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Bluetooth Flaw: Multi-OS Takeover Risk! 馃毃馃摫

: bluetooth flaw: multi-os takeover risk! 馃毃馃摫

Magic Keyboard Vulnerability: Takeover of iOS, Android, Linux, and macOS Devices

A Bluetooth security flaw has been discovered that leaves keyboards vulnerable to injection attacks, which can allow attackers to take over user devices. Security researcher Marc Newlin shared how he discovered the flaw that tricks the Bluetooth host machine into pairing with a fake keyboard without user confirmation, leaving Android, Linux, macOS, and iOS devices vulnerable to takeovers.

Google, Microsoft, Linux (BlueZ), and Apple have rolled out fixes for the flaw over the past six weeks. Android devices are vulnerable whenever Bluetooth is enabled, while Linux devices require Bluetooth to be discoverable or connectable. iOS and macOS devices become vulnerable when Bluetooth is enabled and a Magic Keyboard has been paired with the phone or computer.

Key Takeaways

  • Bluetooth vulnerability extends to Android, Linux, macOS, and iOS devices.
  • Extracting Bluetooth link keys and pairing with different hosts leaves devices vulnerable to injection attacks.
  • The hacker community should continue probing Bluetooth flaws to improve overall device security.

Extracting Bluetooth Link Keys and Pairing with Different Hosts

Wireless devices are becoming increasingly popular, and with that comes an increase in vulnerabilities. One such vulnerability that has been discovered is the ability to extract Bluetooth link keys and pair with different hosts. This vulnerability can be exploited to extract the Bluetooth link key from a Magic Keyboard or its paired Mac through out-of-band pairing, unauthenticated Bluetooth human interface devices (HIDs), extracting the key from the lightning port or USB port on the Mac, or pairing the Magic Keyboard to a different host.

The vulnerability was first discovered by a security researcher who has a history of disclosing wirelessly exploitable vulnerabilities. This researcher discovered a class of security vulnerabilities called MouseJack in 2016 that allowed keystroke injection into wireless mice. After making headway on fuzzing Dell's AW920K keyboard, the researcher moved on to Apple's Magic Keyboard.

The researcher found that vulnerabilities in the Magic Keyboard could be exploited to extract the Bluetooth link key via the Lightning port or unauthenticated Bluetooth. If Lockdown Mode is not enabled, the link key can be read from the paired Mac over a lightning cable or USB. This vulnerability can be used to extract keystrokes and execute arbitrary commands on the target device.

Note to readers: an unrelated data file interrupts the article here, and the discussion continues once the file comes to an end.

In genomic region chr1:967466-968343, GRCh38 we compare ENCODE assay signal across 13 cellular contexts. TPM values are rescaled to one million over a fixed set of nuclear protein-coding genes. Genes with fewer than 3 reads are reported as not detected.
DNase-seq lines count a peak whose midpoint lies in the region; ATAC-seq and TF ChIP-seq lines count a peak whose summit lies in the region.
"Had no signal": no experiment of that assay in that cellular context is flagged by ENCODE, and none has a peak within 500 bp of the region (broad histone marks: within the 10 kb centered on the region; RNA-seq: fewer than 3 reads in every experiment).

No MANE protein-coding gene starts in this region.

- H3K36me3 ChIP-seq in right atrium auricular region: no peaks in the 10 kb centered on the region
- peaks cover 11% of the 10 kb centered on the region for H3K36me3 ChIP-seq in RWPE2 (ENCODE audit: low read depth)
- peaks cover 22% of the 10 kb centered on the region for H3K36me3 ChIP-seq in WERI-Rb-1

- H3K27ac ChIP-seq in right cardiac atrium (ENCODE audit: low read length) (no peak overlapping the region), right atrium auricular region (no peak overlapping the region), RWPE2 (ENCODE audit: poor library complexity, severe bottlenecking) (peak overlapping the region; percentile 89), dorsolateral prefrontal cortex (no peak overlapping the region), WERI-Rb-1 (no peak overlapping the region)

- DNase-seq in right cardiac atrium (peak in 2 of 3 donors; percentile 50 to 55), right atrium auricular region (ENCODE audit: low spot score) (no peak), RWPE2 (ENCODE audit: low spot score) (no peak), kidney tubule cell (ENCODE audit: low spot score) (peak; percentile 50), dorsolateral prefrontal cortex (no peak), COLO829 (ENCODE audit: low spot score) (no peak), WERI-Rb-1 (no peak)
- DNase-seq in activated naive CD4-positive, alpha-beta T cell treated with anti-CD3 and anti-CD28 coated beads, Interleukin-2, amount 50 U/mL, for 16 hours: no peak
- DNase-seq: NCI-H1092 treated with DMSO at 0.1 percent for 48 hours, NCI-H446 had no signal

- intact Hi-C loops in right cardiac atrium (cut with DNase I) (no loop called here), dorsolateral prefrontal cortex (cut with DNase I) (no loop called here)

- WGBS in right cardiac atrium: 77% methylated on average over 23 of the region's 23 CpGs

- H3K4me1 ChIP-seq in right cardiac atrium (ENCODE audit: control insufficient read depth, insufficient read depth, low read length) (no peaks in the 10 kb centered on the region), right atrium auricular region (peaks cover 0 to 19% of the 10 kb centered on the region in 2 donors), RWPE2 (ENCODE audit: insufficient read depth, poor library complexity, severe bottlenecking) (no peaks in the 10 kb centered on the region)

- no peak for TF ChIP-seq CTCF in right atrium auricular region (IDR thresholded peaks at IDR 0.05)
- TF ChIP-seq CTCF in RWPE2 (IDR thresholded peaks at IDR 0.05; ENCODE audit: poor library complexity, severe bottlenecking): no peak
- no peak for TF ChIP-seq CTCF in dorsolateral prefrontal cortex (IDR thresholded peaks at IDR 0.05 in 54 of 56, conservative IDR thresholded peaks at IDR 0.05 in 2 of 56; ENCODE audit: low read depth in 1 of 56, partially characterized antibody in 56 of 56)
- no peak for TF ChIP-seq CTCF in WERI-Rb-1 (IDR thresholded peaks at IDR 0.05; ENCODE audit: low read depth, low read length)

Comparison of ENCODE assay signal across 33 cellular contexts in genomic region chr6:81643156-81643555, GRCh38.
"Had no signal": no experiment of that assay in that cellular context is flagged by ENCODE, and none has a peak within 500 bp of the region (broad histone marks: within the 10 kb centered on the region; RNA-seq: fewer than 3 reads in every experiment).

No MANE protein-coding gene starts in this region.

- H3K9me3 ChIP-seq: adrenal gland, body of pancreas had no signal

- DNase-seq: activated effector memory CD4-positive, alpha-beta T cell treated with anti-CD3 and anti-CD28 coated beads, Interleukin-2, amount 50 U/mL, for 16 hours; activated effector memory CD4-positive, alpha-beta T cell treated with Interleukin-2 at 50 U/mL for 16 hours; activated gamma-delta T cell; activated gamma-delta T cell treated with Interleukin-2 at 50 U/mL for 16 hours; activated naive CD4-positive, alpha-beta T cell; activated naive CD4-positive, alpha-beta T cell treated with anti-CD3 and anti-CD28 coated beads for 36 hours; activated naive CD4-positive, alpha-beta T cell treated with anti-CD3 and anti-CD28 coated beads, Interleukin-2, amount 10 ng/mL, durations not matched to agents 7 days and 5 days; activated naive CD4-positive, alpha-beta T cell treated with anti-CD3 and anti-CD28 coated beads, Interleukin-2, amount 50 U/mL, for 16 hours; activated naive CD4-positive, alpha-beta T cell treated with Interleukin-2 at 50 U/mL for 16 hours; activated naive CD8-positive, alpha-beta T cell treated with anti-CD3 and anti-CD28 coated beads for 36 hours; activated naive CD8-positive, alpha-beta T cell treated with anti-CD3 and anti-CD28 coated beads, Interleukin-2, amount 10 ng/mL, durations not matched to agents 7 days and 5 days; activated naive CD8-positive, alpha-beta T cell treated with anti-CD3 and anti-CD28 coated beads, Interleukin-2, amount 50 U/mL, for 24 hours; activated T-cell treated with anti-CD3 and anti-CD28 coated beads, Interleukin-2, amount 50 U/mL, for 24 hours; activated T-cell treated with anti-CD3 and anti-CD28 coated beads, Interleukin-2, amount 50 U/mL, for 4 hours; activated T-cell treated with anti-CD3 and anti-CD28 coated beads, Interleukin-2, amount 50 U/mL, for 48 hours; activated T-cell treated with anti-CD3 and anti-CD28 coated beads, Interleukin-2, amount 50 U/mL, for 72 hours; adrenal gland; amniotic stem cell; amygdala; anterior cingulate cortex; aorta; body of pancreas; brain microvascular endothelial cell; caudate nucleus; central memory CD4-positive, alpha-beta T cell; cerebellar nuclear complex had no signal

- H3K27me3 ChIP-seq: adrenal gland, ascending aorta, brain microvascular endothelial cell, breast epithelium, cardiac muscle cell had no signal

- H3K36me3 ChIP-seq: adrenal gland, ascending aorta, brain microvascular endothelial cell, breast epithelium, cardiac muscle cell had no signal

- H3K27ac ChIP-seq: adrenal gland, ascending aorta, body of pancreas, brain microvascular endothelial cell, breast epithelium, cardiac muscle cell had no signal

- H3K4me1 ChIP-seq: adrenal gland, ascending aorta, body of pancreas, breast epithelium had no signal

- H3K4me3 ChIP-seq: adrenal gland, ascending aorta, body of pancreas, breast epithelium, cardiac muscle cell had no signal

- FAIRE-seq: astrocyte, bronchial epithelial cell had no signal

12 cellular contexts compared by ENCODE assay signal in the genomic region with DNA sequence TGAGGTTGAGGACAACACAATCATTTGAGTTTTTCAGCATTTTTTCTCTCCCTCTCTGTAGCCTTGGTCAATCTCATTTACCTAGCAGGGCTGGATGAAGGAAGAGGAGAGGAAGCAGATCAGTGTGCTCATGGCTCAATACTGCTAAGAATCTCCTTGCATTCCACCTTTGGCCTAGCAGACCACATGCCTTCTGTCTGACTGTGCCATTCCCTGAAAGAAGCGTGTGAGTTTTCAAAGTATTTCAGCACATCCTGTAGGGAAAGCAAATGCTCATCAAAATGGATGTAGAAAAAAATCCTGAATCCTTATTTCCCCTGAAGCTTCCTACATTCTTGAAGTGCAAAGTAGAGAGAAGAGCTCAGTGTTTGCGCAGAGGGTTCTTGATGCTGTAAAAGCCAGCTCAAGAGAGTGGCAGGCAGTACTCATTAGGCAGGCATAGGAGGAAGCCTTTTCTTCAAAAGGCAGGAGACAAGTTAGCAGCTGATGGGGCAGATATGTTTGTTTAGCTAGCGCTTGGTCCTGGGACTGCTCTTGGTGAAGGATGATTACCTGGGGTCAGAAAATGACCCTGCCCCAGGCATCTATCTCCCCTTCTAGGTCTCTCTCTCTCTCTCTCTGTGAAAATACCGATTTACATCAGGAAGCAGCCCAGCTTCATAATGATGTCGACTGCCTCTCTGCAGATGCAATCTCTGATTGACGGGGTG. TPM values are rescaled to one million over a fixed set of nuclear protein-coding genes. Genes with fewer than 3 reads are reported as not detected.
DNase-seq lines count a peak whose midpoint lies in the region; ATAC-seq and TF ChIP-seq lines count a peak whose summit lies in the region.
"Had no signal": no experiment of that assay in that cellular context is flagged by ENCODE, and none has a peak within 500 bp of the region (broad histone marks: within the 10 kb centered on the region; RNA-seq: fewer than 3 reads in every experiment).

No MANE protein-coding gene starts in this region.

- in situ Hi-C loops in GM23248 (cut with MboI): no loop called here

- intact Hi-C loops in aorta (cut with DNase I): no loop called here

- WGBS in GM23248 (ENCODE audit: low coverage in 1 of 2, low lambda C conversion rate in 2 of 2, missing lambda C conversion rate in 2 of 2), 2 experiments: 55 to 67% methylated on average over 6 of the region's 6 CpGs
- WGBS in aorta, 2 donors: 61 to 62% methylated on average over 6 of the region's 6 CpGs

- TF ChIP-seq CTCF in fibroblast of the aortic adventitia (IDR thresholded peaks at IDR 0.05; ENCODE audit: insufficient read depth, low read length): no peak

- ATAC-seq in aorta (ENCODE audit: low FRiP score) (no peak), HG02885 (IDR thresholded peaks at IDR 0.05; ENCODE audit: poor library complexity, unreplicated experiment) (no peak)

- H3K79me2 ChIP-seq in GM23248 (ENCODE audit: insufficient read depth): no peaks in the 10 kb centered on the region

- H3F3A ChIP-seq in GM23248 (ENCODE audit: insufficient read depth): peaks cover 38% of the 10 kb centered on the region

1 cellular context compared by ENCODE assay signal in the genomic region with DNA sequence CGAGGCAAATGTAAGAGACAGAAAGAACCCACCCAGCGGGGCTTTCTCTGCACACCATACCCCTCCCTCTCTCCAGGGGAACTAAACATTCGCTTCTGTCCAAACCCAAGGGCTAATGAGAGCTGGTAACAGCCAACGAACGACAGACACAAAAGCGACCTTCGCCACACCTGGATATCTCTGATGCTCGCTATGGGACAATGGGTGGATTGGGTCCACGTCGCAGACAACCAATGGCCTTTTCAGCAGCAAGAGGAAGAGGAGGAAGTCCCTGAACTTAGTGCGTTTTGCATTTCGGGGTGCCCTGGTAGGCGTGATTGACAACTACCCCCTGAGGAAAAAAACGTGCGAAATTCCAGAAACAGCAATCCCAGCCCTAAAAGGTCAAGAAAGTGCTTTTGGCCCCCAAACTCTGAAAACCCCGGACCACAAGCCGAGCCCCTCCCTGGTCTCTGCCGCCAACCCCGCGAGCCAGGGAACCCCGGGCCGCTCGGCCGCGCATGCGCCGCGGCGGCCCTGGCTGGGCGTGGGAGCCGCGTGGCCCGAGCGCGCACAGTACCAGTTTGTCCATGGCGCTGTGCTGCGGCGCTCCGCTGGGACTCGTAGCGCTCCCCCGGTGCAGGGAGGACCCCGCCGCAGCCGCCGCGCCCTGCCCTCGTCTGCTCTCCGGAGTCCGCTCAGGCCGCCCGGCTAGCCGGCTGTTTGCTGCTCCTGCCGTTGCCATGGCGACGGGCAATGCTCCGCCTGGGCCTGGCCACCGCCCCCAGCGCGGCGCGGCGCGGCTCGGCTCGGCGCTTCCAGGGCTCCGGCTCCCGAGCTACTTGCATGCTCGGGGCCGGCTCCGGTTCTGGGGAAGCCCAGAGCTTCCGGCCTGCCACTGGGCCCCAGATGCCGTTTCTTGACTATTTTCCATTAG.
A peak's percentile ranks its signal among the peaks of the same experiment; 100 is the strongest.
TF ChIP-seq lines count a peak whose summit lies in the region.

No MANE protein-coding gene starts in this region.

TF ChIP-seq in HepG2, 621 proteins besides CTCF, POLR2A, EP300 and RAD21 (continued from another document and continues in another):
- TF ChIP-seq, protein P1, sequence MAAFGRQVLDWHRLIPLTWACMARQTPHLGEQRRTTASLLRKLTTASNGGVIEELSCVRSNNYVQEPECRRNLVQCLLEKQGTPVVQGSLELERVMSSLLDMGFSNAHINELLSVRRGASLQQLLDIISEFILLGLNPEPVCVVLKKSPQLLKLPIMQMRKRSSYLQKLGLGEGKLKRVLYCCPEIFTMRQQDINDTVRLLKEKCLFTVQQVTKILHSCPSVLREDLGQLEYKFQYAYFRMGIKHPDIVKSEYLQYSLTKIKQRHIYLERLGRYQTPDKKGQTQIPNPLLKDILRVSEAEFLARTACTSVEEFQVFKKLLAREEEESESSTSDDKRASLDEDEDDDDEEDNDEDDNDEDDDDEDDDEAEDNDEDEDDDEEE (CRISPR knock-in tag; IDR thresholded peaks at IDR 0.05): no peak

The vulnerability works by tricking the Bluetooth host machine into pairing with a fake keyboard without user confirmation, allowing threat actors to take control of Android, Linux, macOS, and iOS devices. The vulnerability affects various operating systems, including Android, Linux, macOS, iOS, and Windows. The vulnerability is tracked as CVE-2023-45866 and CVE-2024-21306.

The Bluetooth specification includes an unauthenticated pairing mechanism that does not require a password. This vulnerability allows attackers to bypass authentication and execute arbitrary actions on the target device. The vulnerability also affects the Bluetooth protocol and has been patched by the Bluetooth SIG.

Linux (BlueZ) and Apple have rolled out patches for the Bluetooth security flaw. However, the vulnerability is still present in other devices, such as wireless mice and gaming keyboards. The vulnerability can be exploited using a Python script or proof-of-concept exploit scripts.

Mitigation for this vulnerability includes enabling Lockdown Mode and using Bluetooth encryption schemes. Security updates should also be applied to the affected devices to prevent code execution. The vulnerability is similar to the authentication-bypass bugs found in the Bluetooth host state-machine, which allowed for the emulated Bluetooth keyboard to execute arbitrary commands.

In conclusion, the vulnerability in Bluetooth link keys and pairing with different hosts allows attackers to take control of Android, Linux, macOS, and iOS devices. The vulnerability affects various operating systems, including Android, Linux, macOS, iOS, and Windows. The vulnerability has been patched by the Bluetooth SIG, Linux (BlueZ), and Apple, but other devices, such as wireless mice and gaming keyboards, are still vulnerable. Mitigation for this vulnerability includes enabling Lockdown Mode and using Bluetooth encryption schemes.

Bluetooth Vulnerability Extends to Other Platforms

new bluetooth vulnerability allows takeover of ios, android, linux, and macos devices" focuses on the unified effort to address the vulnerability. it showcases symbols from ios, android, linux, and macos converging to form a protective shield around the bluetooth symbol, illustrating a collaborative defense strategy. the design, with its emphasis on security and cooperation, set against a backdrop of digital patterns and cybersecurity icons, conveys a powerful message of resilience and collective action against cyber threats.
New Bluetooth Vulnerability Allows Takeover Of Ios, Android, Linux, And Macos Devices&Quot; Focuses On The Unified Effort To Address The Vulnerability. It Showcases Symbols From Ios, Android, Linux, And Macos Converging To Form A Protective Shield Around The Bluetooth Symbol, Illustrating A Collaborative Defense Strategy. The Design, With Its Emphasis On Security And Cooperation, Set Against A Backdrop Of Digital Patterns And Cybersecurity Icons, Conveys A Powerful Message Of Resilience And Collective Action Against Cyber Threats. : Bluetooth Flaw: Multi-Os Takeover Risk! 馃毃馃摫